Our ancestors ate it, but that doesn’t mean it’s good for us

The human digestive tract has had thousands of years to adapt to gluten and eating wheat. So health problems caused by gluten — even the ones you don’t suspect — shouldn’t be a big deal, right? WRONG.

Gluten is not absorbed by the human body. It is indigestible. If you’re not sensitive to gluten, you may be able to tolerate it and let it pass through your digestive system. But unless you consider the ability to eat something like a gooey wheat donut or a ridged whole-wheat muffin a benefit, you get nothing from consuming gluten. I believe anyone can enjoy better health by avoiding gluten and other grains. And here’s why…

According to a report in The New York Times, the problem with gluten doesn’t derive from the gluten itself, or other substances that, along with gluten, are contained in various grains. Instead, maintains Moises Velasquez-Manoff, a science journalist, the difficulty begins with our affinity for living in “filth” in cities and being exposed to a great many diseases that spread among large human populations.

That exposure to illness for a period of a thousand years or so, says Velasquez-Manoff, has made our immune systems too ready to react to something like gluten and prone to attacking the body’s own tissues. That immune readiness may have given rise to an autoimmune reaction like celiac, the dangerous autoimmune problem connected to gluten.

But Velasquez-Manoff’s point of view has a symphony of critics and, in my view, his argument doesn’t really make much sense.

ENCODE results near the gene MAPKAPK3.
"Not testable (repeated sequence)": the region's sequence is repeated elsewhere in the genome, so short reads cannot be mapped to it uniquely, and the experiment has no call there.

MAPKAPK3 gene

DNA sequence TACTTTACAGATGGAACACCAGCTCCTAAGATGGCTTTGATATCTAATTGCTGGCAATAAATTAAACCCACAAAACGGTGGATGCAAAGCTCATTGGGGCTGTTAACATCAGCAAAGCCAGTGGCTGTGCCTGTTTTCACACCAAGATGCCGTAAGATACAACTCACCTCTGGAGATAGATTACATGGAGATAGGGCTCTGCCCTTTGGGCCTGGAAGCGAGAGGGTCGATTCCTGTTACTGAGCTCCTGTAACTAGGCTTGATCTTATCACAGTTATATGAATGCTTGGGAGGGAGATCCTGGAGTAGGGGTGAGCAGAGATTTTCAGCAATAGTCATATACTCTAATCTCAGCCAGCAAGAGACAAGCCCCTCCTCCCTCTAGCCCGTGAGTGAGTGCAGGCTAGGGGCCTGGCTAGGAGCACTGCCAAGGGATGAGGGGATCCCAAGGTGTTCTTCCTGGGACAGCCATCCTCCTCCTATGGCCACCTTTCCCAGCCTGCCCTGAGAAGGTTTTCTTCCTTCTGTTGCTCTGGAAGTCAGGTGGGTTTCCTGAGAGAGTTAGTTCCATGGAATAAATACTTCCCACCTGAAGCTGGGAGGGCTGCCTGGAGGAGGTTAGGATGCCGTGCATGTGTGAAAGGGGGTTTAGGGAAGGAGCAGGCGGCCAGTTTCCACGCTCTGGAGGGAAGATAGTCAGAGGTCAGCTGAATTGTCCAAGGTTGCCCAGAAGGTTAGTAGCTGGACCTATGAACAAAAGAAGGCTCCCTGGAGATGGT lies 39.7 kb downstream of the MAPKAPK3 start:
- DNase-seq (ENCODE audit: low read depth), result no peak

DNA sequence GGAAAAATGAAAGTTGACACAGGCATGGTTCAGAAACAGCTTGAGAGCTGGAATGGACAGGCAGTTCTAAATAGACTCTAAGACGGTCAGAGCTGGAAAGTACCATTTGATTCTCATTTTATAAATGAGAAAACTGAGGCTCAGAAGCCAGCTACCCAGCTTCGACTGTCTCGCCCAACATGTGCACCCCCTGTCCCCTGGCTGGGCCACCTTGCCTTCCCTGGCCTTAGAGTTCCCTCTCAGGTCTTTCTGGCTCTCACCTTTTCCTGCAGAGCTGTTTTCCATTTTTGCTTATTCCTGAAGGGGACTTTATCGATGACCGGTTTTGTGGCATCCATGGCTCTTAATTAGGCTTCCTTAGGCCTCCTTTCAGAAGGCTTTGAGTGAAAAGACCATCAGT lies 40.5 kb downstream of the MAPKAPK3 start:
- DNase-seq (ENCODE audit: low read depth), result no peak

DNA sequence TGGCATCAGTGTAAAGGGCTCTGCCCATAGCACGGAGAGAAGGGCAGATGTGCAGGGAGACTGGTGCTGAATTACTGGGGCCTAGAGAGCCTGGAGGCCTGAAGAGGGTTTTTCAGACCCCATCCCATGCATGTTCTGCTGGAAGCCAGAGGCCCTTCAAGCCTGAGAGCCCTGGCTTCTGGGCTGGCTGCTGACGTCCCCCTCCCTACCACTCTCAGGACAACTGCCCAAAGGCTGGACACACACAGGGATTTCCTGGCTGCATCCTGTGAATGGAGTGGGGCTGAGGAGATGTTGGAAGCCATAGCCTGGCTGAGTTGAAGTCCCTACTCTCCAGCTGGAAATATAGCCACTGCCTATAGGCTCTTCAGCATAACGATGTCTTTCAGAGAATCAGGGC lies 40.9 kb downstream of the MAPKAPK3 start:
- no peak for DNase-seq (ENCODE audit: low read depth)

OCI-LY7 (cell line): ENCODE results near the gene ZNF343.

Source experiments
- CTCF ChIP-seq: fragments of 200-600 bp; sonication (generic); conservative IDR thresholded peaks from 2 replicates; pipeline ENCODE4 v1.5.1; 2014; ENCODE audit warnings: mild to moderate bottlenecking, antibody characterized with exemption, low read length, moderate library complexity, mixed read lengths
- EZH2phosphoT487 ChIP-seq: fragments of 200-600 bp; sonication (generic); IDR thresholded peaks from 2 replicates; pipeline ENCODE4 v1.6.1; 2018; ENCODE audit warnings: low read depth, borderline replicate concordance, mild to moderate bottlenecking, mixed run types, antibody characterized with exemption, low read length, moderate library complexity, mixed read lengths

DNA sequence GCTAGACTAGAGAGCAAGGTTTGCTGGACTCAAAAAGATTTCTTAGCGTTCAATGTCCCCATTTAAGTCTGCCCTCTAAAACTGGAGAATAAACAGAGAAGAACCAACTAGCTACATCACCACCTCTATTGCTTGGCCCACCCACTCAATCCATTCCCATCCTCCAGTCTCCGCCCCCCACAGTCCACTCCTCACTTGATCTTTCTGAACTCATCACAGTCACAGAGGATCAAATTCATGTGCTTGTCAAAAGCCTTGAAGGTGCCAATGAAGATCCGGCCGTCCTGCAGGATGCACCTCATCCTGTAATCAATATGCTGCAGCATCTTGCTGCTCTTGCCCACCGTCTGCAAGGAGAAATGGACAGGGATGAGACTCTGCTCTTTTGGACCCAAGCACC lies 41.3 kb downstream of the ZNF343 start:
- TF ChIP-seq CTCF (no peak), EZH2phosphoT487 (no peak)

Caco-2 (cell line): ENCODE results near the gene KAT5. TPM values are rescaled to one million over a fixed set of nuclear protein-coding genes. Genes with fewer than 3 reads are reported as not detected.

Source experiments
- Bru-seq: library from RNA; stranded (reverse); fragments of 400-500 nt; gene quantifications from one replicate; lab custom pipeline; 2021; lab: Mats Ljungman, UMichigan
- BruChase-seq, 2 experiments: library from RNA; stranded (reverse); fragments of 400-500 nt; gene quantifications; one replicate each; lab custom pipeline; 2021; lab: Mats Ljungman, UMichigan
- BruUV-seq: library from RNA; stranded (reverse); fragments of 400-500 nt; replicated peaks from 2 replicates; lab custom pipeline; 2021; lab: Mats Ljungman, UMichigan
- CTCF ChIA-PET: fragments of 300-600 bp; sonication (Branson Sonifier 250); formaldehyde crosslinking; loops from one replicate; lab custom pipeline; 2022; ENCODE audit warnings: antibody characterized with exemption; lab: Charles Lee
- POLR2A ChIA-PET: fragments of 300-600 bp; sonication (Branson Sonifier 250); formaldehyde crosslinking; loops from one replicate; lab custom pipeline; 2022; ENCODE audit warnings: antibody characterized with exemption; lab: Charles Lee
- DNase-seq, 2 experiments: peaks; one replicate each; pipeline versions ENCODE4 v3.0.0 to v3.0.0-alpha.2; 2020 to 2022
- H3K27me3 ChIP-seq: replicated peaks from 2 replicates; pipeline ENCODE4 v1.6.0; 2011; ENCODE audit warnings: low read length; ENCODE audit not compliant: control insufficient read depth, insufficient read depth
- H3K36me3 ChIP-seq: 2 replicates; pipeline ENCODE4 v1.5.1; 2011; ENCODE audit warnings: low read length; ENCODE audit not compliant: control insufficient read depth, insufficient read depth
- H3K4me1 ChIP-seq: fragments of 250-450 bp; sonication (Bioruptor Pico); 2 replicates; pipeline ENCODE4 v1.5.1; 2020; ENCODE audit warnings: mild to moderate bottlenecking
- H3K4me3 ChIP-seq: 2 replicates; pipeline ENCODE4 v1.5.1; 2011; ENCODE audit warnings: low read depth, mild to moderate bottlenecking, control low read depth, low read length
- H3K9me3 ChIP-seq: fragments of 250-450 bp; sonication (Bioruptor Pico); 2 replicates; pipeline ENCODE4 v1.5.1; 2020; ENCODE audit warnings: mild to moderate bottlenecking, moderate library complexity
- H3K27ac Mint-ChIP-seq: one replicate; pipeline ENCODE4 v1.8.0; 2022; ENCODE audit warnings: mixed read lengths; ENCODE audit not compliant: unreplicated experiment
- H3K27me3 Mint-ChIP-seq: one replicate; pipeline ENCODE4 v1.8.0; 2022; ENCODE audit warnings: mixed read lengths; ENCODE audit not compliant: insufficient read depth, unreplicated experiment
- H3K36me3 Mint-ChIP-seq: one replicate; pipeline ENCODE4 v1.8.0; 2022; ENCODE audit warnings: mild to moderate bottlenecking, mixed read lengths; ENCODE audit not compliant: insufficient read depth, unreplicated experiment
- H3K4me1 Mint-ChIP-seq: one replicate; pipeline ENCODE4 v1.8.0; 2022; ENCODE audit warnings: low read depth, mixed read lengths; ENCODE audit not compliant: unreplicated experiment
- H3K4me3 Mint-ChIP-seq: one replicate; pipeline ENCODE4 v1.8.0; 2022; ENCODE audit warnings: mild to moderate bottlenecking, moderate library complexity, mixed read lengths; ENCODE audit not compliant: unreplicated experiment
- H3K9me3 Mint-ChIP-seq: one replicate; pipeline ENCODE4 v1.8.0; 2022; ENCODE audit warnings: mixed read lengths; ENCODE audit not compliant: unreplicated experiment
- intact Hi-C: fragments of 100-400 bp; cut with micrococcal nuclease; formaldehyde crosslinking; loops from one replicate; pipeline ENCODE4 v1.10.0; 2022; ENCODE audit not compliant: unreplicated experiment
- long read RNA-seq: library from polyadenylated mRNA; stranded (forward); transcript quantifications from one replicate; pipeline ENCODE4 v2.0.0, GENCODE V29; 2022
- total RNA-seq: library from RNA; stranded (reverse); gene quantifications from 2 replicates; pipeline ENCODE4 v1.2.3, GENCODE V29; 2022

As Dr. William Davis, a cardiologist who is an outspoken opponent to eating wheat and the author of the book Wheat Belly, argues: even though humans started eating wheat 10,000 years ago, the digestive tract has not adapted to consuming the gluten in this grain.

In fact, in Davis’s opinion, we’ll never adjust: “There are simply too many other damaging components in wheat and grains that would require hundreds of thousands of years to even begin to approach something close to full adaptation.”

I agree with Davis. Though, of course, as someone with celiac disease whose life has been severely compromised by eating wheat, I know I can’t really discuss this subject objectively.

The arguments, as Davis points out, against wheat include:

  • It contains phytates, chemicals that restrict the absorption of important nutrients in the digestive tract.
  • It includes amylopectin carbohydrate, a substance that spikes blood sugar rapidly and can increase your susceptibility to diabetes.
  • The gliadin protein in wheat can cause serious difficulties in people prone to schizophrenia and complications in folks with bipolar illness. It also can lead to problems in kids with ADHD and people with autism.
  • Components of wheat have changed the population of the probiotic bacteria that inhabit the digestive tract — those changes are probably linked to our problems with being overweight and autoimmune illnesses.

Because of my personal experience I avoid wheat like the plague. In fact, gluten and other anti-nutrients in wheat affect me like a plague. I have suffered heart disease as well as brain and nervous system malfunctions thanks to wheat.

My own body reflects the fact that the dangers of gluten and wheat are no myth. And there are lots of people just like me. One percent of the population is diagnosed with celiac and an astounding 83 percent of Americans who have celiac go undiagnosed or misdiagnosed. It’s really something to think about.

I would encourage anyone with chronic health issues to consider gluten as the culprit. If you’ve spent years going to doctors without results, it would certainly be worth seeing if your health, like mine, improves greatly once you cut out the gluten.

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Carl Lowe

By Carl Lowe

has written about health, fitness and nutrition for a wide range of publications including Prevention Magazine, Self Magazine and Time-Life Books. The author of more than a dozen books, he has been gluten-free since 2007.